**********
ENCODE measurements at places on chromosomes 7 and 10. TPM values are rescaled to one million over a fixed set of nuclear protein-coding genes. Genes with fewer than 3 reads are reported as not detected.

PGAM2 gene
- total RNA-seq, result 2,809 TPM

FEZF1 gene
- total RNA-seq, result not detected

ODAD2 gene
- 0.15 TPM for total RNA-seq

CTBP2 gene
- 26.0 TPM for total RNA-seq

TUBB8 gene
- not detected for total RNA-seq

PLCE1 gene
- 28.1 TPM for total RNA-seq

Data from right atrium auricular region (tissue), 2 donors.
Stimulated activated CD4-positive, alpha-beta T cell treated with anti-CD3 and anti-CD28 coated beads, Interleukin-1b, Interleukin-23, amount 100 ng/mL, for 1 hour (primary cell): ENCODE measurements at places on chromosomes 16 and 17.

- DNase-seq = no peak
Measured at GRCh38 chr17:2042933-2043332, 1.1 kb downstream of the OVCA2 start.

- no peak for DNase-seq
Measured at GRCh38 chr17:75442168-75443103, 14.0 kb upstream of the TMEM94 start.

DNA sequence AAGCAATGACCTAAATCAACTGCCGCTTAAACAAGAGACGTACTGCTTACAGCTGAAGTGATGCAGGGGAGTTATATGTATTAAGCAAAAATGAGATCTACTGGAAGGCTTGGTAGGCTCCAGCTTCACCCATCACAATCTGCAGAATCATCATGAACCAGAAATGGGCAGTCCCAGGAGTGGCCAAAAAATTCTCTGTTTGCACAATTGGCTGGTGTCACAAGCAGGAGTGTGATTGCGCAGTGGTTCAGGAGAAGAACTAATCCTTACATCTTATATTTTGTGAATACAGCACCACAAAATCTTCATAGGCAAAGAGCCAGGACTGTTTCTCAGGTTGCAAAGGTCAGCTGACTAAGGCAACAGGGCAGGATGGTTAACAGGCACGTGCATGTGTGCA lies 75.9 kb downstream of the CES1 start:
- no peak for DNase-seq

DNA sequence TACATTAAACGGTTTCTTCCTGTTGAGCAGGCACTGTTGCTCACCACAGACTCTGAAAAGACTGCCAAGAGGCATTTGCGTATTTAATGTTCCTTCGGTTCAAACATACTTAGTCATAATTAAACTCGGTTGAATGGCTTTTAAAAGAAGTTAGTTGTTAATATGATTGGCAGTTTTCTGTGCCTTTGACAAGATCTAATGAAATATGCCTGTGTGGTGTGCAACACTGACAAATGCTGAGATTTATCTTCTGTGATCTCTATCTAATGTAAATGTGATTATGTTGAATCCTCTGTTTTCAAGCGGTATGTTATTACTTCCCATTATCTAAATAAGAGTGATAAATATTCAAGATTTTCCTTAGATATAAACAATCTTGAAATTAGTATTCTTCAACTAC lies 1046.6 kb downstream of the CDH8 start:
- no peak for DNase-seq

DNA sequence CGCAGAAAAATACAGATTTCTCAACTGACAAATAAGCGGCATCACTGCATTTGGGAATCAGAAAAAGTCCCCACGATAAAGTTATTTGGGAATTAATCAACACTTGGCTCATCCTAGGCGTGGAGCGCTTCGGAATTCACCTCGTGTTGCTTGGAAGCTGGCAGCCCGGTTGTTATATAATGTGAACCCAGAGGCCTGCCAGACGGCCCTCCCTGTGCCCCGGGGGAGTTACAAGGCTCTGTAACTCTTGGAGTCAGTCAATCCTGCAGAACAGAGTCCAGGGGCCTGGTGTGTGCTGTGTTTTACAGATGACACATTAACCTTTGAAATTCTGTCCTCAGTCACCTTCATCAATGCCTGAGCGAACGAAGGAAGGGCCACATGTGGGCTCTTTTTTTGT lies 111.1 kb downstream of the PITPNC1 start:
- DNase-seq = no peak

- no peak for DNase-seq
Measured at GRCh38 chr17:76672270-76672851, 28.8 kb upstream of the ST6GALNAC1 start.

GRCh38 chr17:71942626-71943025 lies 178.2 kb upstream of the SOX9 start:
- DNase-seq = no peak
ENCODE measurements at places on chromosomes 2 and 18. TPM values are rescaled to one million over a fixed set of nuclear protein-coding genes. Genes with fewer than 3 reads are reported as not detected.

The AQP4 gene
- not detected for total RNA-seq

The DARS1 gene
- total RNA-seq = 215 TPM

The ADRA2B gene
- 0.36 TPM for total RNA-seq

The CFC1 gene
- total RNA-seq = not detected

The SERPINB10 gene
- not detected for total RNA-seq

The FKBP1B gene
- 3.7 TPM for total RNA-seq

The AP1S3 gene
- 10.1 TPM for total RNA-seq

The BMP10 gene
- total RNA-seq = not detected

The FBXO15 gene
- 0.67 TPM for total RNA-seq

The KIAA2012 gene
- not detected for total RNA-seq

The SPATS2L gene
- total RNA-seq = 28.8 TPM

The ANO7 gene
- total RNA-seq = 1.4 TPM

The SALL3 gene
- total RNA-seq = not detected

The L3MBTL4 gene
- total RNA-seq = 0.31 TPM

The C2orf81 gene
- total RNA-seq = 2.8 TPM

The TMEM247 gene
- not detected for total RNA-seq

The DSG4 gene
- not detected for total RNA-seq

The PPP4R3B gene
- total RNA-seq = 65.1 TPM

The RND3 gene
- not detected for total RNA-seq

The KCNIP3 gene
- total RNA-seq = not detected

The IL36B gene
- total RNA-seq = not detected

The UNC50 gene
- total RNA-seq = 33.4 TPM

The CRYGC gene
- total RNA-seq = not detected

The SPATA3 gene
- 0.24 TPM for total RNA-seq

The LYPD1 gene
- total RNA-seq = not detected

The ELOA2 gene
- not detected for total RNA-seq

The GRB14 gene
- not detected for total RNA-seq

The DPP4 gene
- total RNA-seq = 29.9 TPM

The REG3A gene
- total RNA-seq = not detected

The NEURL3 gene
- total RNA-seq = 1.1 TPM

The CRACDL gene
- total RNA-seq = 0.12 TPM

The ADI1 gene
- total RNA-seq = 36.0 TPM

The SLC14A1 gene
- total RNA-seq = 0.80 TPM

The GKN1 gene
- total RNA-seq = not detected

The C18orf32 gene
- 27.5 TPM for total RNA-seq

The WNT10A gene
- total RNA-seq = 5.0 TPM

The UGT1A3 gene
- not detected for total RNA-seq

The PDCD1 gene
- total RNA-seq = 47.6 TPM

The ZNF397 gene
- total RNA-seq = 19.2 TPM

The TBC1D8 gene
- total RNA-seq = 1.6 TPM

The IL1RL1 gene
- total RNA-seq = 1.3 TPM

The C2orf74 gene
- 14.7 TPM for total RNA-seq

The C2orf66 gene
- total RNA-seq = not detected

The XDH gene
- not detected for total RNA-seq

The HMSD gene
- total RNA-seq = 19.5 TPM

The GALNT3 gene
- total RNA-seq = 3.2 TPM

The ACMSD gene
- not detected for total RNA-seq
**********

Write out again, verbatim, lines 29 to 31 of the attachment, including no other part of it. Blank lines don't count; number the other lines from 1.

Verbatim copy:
- DNase-seq = no peak
ENCODE measurements at places on chromosomes 2 and 18. TPM values are rescaled to one million over a fixed set of nuclear protein-coding genes. Genes with fewer than 3 reads are reported as not detected.

The AQP4 gene